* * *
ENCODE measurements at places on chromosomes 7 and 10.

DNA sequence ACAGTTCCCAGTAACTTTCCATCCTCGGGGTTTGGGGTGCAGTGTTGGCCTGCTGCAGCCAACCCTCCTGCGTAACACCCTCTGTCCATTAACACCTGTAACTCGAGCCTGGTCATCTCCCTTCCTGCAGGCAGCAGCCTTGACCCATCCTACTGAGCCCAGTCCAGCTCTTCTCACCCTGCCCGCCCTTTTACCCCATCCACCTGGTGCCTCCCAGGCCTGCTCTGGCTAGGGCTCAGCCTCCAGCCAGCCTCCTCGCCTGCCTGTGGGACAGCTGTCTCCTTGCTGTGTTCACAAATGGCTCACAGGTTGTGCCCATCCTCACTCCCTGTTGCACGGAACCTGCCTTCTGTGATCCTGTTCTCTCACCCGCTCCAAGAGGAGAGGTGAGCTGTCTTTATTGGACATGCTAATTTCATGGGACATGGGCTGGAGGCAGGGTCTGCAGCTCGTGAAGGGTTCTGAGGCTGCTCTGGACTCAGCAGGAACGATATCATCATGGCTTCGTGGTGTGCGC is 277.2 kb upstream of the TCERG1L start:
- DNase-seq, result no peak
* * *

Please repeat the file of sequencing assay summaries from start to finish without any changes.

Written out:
ENCODE measurements at places on chromosomes 7 and 10.

DNA sequence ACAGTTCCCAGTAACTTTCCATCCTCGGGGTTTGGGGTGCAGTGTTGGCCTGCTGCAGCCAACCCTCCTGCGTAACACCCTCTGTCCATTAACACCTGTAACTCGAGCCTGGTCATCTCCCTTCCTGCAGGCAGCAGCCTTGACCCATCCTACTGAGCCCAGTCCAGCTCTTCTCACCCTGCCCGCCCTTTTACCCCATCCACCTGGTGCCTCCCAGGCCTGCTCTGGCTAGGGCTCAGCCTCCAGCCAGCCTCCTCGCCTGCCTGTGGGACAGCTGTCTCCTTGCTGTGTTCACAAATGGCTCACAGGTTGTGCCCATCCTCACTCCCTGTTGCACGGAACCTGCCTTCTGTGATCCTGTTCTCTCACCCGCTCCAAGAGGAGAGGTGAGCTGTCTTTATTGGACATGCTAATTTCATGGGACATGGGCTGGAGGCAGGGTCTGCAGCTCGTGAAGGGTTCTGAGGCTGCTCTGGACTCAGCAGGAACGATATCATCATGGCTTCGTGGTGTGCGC is 277.2 kb upstream of the TCERG1L start:
- DNase-seq, result no peak